You don’t design a network for a pandemic. But it turns out that building your network on software and open hardware specifications can help make it ready for just about anything.
Over the last five years, we’ve been on a network transformation journey. AT&T has been virtualizing our network functions – turning them into apps. For the remaining hardware, we’ve been adopting a “white box” approach. In this model, instead of using proprietary devices tightly coupled to proprietary software from just a handful of vendors, we’ve created open specifications and released them publicly so a variety of manufacturers can compete and innovate.
The idea was that this model could help us stay ahead of the growing demand for network data, and it worked.
Now, though, we’re facing much different challenges.
For example, with companies around the world now suddenly sending their office employees home to work remotely, how do you help those workers connect to their corporate networks? Demand for these virtual private networks, or VPNs, is surging.
AT&T offers a Network-based IP Remote Access VPN called SD-WAN Static Network Based (ANIRA). ANIRA uses an industry-standard capability known as IPSec (Internet Protocol Security) to authenticate and encrypt data packets over the broadband network. The service can work with a software client application that runs on the user’s laptop or a hardware device, called AT&T Global Network Client. The white box, or gateway, that works with the service can be placed on the customer’s premises and support multiple users and various broadband access methods (e.g., cellular or wired broadband).
Thanks to the work our network team has done, ANIRA is a cloud-based software platform. And the gateway is a simple plug-and-play white box that doesn’t require a professional installer. Plug it in and it automatically configures itself, much like our new AT&T TV platform.
Simple. Flexible. Efficient.
As a result, when the number of ANIRA customer connections jumped roughly 700% over the last few weeks, our teams were able to respond with appropriate capacity. These were customers in healthcare, financial services, and other vital segments around the world.
And AT&T was able to accommodate that demand surge without missing a beat. Just a few years ago, that would have been impossible. In fact, we’ve been adding more capacity to be ready for future needs.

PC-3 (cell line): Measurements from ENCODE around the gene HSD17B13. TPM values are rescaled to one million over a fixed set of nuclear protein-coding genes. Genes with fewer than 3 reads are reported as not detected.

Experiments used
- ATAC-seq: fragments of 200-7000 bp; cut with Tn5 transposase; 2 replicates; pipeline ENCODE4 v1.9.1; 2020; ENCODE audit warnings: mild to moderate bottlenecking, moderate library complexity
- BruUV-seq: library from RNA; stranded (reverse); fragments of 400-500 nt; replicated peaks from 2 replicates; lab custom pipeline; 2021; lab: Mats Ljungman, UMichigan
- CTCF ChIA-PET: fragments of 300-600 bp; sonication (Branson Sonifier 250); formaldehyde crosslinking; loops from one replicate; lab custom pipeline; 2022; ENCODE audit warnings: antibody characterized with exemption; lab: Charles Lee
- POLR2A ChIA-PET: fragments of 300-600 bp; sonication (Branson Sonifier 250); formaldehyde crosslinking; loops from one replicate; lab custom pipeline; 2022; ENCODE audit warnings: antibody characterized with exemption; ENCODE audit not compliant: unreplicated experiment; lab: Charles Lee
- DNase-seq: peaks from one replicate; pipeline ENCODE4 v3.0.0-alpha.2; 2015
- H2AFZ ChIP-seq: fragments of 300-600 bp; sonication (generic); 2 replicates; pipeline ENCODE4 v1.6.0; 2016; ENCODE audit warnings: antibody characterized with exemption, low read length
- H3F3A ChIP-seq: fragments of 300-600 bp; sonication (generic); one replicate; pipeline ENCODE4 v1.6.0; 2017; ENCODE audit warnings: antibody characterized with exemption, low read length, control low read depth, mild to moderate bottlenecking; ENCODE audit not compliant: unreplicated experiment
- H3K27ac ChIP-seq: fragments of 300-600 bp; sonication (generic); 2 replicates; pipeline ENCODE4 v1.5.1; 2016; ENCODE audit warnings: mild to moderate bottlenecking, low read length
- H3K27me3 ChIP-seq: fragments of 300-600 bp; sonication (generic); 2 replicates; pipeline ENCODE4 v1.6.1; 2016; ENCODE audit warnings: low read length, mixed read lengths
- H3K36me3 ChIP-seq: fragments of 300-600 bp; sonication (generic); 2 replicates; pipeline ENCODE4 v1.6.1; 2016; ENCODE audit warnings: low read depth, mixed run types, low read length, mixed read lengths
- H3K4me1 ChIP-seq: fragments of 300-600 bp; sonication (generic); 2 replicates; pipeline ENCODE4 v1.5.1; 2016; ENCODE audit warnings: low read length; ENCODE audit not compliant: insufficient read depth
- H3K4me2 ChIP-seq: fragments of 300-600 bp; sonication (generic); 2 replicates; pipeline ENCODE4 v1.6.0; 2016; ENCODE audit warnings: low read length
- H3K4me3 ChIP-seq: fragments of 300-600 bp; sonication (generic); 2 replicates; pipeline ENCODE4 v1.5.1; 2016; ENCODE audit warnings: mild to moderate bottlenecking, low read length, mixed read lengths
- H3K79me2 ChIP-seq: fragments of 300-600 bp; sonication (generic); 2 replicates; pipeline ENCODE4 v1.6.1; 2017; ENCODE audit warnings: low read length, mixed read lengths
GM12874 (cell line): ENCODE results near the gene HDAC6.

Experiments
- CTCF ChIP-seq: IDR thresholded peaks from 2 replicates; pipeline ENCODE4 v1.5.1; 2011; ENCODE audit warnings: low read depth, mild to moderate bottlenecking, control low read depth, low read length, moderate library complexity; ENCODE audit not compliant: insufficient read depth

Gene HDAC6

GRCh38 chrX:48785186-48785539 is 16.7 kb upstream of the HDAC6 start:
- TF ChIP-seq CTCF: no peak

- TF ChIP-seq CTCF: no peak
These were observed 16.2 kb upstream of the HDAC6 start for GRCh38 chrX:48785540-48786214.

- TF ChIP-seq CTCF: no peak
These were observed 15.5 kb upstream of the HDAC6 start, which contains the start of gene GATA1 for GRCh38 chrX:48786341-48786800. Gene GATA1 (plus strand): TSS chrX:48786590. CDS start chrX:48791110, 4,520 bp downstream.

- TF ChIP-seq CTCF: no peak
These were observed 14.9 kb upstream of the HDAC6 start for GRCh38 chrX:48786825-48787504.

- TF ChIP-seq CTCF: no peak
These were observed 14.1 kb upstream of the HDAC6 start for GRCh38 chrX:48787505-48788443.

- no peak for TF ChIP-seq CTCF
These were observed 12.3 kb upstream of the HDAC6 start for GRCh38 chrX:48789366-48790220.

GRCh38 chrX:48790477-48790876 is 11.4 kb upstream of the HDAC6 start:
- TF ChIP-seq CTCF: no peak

Of course, it looks seamless on the surface only because of the tremendous work the engineers, developers, and others at AT&T have put into this effort, both over the last several years, and particularly over the last several days and weeks.
It’s been the ultimate proof point for our push into software-centric networking, and I couldn’t be prouder of what our team has done for our customers.
Here’s some technical background from a few of the folks on the team who made this all possible. Their hard work is what makes it all look so easy.
Bill Mueller, director – Remote Access Development, AT&T Labs
“Over the past few years AT&T has made significant investments in the infrastructure that supports the ANIRA service, transforming it from a hardware appliance model to a software-based cloud native architecture. We developed these infrastructure components internally because off-the-shelf products just didn’t have the scale, performance or cloud-native designs we wanted. The VPN Internet Gateway (VIG) software incorporates some industry-leading middleware that has allowed us to achieve dramatic improvements in real time packet throughput. And we’ve made the VIG cloud native – meaning it runs as a tenant in a general-purpose compute environment. We’ve also focused on automating the provisioning of network connectivity between the VIG and the AT&T/IP/MPLS network.”
Alan Klausner, director – Remote Client Development, AT&T Labs
“The AT&T VPN Gateway is our original white box solution where we took white labeled hardware from a contract manufacturer and married it with our internally developed Network Operating System software. This is a proven system with 15+ years of design and tuning, and more than 100,000 active units in operation. We also wanted to make the VPN Gateway simple to use so we developed a concept called Zero Touch Provisioning. The customer unpacks the Gateway which ships with the base configuration installed, plugs it into the network, and it knows how to “call home” to retrieve any customer-specific configurations. And then the customer is up and able to focus on their work.”
Mike Beltzer, assistant vice president – Network Infrastructure Operations
“There were a couple long, hectic days, but we feel really good that our investments in building a software-defined network paid off. The AT&T team was able to respond quickly by spinning up new instances of the VIG on cloud compute resources from a pool of pre-deployed assets. It was another great example of amazing teamwork across several AT&T teams. It can’t be said enough – when an AT&T team is challenged with a hard problem, we rise to the occasion and it just makes us stronger.”